Re: How to get a job in these challenging times
Tuples -at- aol -dot- com
"TECHWR-L" <techwr-l -at- lists -dot- raycomm -dot- com>
Sun, 4 Aug 2002 15:51:42 EDT
In a message dated 8/4/02 11:55:10 AM Mountain Standard Time,
gilliankitty -at- yahoo -dot- com writes:
> Okay, so given all the consternation over jobs, times, etc, here's some
> for you to chew on while you look for jobs.
> THE CURRENT JOB ENVIRONMENT
> 1. Despite what our beloved commander in chump says, it *IS* the economy,
> stupid. If this is a recovery, I would really hate to see what the
recession will be
> like. The technology industries - where most of us get our jobs - is
> suffering badly. Hence, tech writers are suffering, badly.
Excuse me? I am not suffering. In fact, if I could easily have more work than
I could handle. When you say the "Technology Industries" what do you mean? I
just did a piece on a sewing machine that uses metal cogs and followers to
control stitch patterns. Very much a high tech product, but most likely would
not be considered to be a Technology Industries related product.
> 2. Technology and businesses are evolving. Back in the glorious 90s you
> could show up at just about any company with a resume and a functional
> and get a job. That just won't cut it any more. You have to offer more
> an amazing ability to see fonts in the dark. Companies are reassessing
> needs and in many cases, a technical writer is simply not something they
> money to support. Moreover, a technical writer who only
> people's text is almost a total waste of money. And I am sorry people, but
> what a lot of you consider technical writing is really just advanced
I get all my work through direct contact, from people who were not aware they
needed me. Yes, you can just show up and get work if you apply yourself. What
I consider to be technical writing, is far from being clerical work. I will
admit that Tech Writers are forced into doing things that were never thought
of as being technical writing. Page and Doc layout for example.
> 3. Which leads to the next point. Different skills are in demand. The
> ability to write and format text are not particularly valuable skills.
The ability to
> understand technology at a very deep level and explain that technology to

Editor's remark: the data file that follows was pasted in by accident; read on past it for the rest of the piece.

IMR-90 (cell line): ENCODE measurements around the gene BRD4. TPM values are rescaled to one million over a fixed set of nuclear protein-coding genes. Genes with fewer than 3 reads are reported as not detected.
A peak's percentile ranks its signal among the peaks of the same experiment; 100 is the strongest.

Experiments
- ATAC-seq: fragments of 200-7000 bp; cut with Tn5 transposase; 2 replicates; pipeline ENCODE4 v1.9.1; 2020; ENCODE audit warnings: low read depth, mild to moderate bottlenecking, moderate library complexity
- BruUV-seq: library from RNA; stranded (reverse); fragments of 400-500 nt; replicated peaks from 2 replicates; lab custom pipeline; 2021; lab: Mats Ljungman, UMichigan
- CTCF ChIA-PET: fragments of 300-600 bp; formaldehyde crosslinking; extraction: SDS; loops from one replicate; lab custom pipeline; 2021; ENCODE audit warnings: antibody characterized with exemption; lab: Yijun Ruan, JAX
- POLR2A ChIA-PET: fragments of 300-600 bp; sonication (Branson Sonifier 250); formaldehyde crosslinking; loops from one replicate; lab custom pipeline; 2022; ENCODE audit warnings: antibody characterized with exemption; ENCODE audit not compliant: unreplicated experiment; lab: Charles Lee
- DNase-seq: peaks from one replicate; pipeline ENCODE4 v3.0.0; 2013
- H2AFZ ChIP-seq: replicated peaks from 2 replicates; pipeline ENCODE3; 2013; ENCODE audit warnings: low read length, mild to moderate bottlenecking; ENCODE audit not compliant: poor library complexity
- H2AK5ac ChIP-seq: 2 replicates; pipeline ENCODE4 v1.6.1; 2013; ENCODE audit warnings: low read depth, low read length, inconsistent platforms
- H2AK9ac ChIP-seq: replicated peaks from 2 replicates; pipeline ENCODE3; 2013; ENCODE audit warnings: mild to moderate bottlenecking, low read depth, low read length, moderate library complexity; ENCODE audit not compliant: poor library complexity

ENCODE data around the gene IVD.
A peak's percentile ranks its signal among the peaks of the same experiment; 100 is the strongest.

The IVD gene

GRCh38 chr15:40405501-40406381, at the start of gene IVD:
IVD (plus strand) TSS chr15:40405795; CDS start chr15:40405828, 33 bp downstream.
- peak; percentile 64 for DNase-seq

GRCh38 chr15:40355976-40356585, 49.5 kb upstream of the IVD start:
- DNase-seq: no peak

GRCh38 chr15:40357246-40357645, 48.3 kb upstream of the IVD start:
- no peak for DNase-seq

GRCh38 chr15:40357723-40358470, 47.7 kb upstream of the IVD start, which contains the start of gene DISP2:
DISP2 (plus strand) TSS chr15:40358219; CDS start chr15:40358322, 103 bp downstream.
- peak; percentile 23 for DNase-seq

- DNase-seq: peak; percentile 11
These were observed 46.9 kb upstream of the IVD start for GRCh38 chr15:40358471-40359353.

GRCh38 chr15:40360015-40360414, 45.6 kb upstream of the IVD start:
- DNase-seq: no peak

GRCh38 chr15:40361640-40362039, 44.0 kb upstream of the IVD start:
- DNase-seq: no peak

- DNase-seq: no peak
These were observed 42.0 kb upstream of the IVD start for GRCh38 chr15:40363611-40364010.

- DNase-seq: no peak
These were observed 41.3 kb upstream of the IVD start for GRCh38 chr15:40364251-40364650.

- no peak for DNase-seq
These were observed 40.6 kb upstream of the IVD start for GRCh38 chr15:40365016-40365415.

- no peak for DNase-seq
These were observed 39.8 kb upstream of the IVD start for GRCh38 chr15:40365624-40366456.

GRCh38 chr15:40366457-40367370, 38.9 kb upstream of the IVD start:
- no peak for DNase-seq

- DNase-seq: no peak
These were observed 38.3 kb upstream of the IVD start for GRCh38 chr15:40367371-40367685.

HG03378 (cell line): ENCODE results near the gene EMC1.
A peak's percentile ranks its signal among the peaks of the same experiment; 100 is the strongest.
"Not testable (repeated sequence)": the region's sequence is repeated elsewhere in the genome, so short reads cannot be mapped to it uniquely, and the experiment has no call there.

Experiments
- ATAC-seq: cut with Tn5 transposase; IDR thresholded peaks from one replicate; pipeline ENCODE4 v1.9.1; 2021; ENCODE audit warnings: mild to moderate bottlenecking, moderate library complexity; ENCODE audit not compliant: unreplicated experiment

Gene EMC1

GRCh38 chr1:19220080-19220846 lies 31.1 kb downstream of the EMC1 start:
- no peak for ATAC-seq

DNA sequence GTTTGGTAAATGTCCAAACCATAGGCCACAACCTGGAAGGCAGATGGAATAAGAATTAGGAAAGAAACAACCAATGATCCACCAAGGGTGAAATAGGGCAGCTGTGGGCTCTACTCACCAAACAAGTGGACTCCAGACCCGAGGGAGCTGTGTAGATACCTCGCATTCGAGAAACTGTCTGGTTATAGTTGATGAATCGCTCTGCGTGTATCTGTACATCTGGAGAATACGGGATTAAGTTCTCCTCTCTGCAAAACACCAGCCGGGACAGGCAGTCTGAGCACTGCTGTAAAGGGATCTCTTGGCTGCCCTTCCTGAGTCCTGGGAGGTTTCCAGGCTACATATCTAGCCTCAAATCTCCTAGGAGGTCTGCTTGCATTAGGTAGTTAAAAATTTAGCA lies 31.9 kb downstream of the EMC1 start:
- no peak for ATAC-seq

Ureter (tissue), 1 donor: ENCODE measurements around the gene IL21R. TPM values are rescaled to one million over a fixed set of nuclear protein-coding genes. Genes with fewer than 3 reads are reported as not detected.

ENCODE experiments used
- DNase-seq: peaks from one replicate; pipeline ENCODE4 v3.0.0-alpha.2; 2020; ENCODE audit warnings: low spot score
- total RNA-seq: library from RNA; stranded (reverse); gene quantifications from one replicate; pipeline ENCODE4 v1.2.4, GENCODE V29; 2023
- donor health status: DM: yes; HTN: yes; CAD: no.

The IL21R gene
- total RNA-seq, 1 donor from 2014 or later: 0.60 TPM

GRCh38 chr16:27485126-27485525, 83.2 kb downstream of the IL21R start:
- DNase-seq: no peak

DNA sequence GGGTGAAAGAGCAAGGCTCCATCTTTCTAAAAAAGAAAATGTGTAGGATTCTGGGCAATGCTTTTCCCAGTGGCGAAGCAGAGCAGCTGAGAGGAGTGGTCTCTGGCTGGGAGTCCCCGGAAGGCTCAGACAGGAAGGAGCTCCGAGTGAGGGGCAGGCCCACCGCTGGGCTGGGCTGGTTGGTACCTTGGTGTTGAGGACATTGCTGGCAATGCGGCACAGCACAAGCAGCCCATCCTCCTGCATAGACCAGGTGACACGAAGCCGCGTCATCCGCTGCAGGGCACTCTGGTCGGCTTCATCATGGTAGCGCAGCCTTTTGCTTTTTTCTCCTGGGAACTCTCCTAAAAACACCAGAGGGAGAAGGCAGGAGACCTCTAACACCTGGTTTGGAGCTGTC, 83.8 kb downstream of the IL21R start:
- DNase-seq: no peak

> others is in demand.
Very true. That has always been the case. That is what we are supposed to be
> 4. Maybe you're just not cut out for this job? Sometimes the reason people
> fail is because deep down, they do not like what they are doing. Be
honest - do
> you really like pecking out incomprehensible manuals about technology or
> waiting for something else in your life? You cannot force your job to
> something it is not. You may want tech writing to be X, but your employer
> wants Y. And just because you deep in your soul think the world needs
> X powers, does not mean organizations will pay for them. Y is what pays,
> can either adapt, or you can die. This is a big problem with writers.
> this idea of what tech pubs *SHOULD* be and they relentlessly try to
force it to
> be that. All the while, the employer doesn't give a crap about those tech
> theories, they want docs. Good docs and they don't care how they get done,
> just so they're accurate and finished on time.
This is why I freelance. There is far more security and the money can be
> 5. Your profession has become extremely diluted by font fondling flakes.
> single largest factor driving down technical writers' salaries is writers
> who have completely missed the whole point of the profession. Every time
> writer eschews content matters in favor of processes, fonts, style
> other incidental BS, the salaries for competent writers decreases. If you
> tech writing to mean something again, the profession must purge all the
> freaks, font fondlers, and academic pontificator who contribute virtually
> nothing to the profession and divert energy into nonsense.
I really hate it when I am asked if I can do a layout, arrange for the
printing and all the stuff that has little to do with Technical Writing.
There are people who are supposed to do this sort of thing and they get their
copy from writers. These days, writers are forced into doing page layout and
artists are forced into being copywriters.
A technical writer is many things these days and I will tell you that it
makes it hard on me. No, I will not learn new skills or some software package
just to do something I should never do. I started with a typewriter and moved
on to a computer. All I need is a few basic tools and a WP Program.
As an aside, did any of you read the Wired story about smaller corporations
leaving the web? Apparently people are discovering that the web is more
effort and costs more money than it returns.
> WHAT TO DO...
> So what do you need to do? Consider my 11 point action plan:
> 1. Be ruthless. In tense times the people who survive are the ones that
> out for themselves. Yeah wouldn't it be nice if we could build a
> sensibility to further the greatness of technical communication...that
> of goopy snuggling might make you feel all warm in places you shouldn't
> won't feed your cat. Either you make a place for yourself at the table of
> you're going to have to live off what's left over after ruthless slime
> me take a big helping for ourselves. I don't like it anymore than you
> I have cats to feed. You have to make yourself competitive.
> 2. Exploit people. Get out there and network with NON-technical writers.
> largest mistake most writers make is they commingle with other jobless
Someone said: "It's like when your car breaks down, many seem to feel the
best place to find help is another stranded motorist." To paraphrase -
apologies if I read it here.
> How on earth could these people help you? They're jobless too! Tomorrow, I
> want all you jobless writers to call up your local Chamber of Commerce and
> their directory of businesses. Then, I want you to locate all the local
> technically oriented companies and start scanning for free seminars or
> meetings, etc.. A free seminar (such as the one I gave this week in